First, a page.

ACHIEVING higher lambing percentages has helped increase lowland sheep flock margins by £11.50 per ewe, according to Eblex’s latest Stocktake report.
The higher percentages, having fewer empty ewes and increased growth rates, gave the top third of English lowland flocks an extra 11pc output compared to average-performing enterprises.
Gross output after replacement costs was £104.69 for top flocks compared to £93.19 in average flocks.
The data collected shows average lowland flocks produce 153 lambs born alive per 100 ewes tupped, whereas the top third flocks ranked on net margin produce 165 lambs.
Similar lamb mortality rates mean the top third flocks end up with 12 more lambs per 100 ewes to sell or keep as replacements, according to Carol Davis, AHDB/EBLEX senior analyst.
Liz Genever, Eblex senior livestock scientist, said key to achieving higher lamb numbers was a higher scanning percentage and fewer empty ewes.
“This could be helped by body condition score management from weaning to ensure ewes are at target condition score of 3.5 for tupping,” she said.
Mrs Davis added that the top third flocks also achieve 1.3kg higher average liveweights for lambs finished, sold as stores or moved into the replacement enterprise, and the average age of sale or transfer is 12 days younger at 128 days.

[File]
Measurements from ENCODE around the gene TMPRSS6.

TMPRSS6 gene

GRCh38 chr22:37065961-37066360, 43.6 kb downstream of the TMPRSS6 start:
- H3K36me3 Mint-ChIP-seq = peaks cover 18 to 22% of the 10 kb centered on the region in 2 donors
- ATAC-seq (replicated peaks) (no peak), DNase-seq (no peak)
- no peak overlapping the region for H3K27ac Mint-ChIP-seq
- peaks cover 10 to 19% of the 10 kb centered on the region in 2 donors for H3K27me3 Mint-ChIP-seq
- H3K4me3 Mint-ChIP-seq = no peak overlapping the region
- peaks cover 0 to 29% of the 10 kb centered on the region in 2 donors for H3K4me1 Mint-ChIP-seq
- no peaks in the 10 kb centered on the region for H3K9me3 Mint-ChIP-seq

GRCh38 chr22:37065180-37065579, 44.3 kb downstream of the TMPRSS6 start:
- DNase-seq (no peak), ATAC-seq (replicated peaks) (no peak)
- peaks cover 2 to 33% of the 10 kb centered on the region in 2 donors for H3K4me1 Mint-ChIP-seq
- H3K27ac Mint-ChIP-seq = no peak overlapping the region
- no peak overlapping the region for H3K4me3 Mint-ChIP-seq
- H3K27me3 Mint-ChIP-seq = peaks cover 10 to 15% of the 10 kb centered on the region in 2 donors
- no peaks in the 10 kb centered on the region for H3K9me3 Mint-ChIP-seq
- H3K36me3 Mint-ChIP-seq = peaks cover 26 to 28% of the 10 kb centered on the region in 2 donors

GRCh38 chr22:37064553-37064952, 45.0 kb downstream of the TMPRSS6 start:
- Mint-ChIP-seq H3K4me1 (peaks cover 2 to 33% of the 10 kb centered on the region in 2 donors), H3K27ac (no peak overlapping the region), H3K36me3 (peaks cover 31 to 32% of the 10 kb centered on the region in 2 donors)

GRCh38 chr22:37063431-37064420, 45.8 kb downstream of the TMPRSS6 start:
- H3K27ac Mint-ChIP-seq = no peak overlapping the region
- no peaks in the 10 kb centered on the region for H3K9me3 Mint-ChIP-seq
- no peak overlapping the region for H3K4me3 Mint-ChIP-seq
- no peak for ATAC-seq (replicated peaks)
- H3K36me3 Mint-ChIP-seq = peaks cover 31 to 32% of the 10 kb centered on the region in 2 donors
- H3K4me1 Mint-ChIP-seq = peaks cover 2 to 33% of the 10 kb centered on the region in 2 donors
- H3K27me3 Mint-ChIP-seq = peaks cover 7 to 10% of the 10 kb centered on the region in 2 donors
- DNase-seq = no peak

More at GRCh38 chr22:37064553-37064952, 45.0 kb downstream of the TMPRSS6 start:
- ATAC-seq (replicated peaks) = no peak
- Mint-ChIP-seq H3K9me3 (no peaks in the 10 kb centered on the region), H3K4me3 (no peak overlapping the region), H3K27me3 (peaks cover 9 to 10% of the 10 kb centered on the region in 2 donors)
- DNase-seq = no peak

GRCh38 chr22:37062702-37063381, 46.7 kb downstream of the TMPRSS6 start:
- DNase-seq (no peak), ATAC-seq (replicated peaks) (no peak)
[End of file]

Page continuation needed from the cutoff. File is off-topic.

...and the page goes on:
Dr Genever said improved lamb growth rates in top third flocks were not driven by higher creep feed use.
“The amount of creep used was similar at 8kg per lamb, so it’s likely that use of good genetics, better grassland management and good parasite control drives higher growth rates.”
Mrs Davis said the higher output is achieved with lower labour costs.
Paid and unpaid labour amounts to £32.37 per ewe for average flocks and £24.33 for top third flocks. She said: “This £8 a ewe difference is not related to lambing percentages or lamb losses, although some of the reduction in unpaid labour costs can be attributed to top third flocks being 30pc bigger.
“It can also be worth considering whether it is more cost-effective to use contractors for specialist tasks rather than having the equipment and doing the tasks yourself.”
Dr Genever suggested farmers should analyse the system to see what they can do differently. “Identify where labour is spent and ask yourself questions, such as could you take the sheep to the feed, rather than the feed to the sheep.
“Keeping sheep on a smaller area so they are quicker to check and gather can also save time and it’s better for grassland management to graze off a small area and then move them.
Investing in handling systems, so fewer people are needed can also be cost-effective.”